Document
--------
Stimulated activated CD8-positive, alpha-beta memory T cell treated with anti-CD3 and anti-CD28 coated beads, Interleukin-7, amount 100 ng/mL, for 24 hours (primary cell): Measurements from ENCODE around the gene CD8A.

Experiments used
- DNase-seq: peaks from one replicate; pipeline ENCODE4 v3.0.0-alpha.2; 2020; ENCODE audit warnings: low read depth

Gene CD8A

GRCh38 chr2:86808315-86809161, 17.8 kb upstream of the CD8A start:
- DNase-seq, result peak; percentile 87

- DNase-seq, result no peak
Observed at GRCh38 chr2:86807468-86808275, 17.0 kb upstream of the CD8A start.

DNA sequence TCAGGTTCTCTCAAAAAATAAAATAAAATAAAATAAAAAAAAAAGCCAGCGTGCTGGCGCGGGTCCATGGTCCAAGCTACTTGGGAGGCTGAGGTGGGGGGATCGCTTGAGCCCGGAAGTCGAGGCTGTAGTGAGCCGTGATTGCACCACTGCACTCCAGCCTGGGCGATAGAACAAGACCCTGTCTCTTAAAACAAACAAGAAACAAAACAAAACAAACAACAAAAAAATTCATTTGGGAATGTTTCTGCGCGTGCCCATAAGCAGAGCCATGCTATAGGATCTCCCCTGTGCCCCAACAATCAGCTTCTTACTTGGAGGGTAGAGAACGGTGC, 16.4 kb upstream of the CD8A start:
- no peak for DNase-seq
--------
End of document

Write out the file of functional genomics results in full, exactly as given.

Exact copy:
Stimulated activated CD8-positive, alpha-beta memory T cell treated with anti-CD3 and anti-CD28 coated beads, Interleukin-7, amount 100 ng/mL, for 24 hours (primary cell): Measurements from ENCODE around the gene CD8A.

Experiments used
- DNase-seq: peaks from one replicate; pipeline ENCODE4 v3.0.0-alpha.2; 2020; ENCODE audit warnings: low read depth

Gene CD8A

GRCh38 chr2:86808315-86809161, 17.8 kb upstream of the CD8A start:
- DNase-seq, result peak; percentile 87

- DNase-seq, result no peak
Observed at GRCh38 chr2:86807468-86808275, 17.0 kb upstream of the CD8A start.

DNA sequence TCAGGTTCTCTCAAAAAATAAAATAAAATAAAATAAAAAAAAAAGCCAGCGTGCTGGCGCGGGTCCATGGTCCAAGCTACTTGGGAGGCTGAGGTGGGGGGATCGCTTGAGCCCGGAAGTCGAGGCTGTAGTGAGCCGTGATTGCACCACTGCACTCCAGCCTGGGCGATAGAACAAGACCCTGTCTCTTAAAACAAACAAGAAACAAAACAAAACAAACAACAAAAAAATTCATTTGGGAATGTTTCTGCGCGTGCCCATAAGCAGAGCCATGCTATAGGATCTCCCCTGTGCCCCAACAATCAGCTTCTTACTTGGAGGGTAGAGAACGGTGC, 16.4 kb upstream of the CD8A start:
- no peak for DNase-seq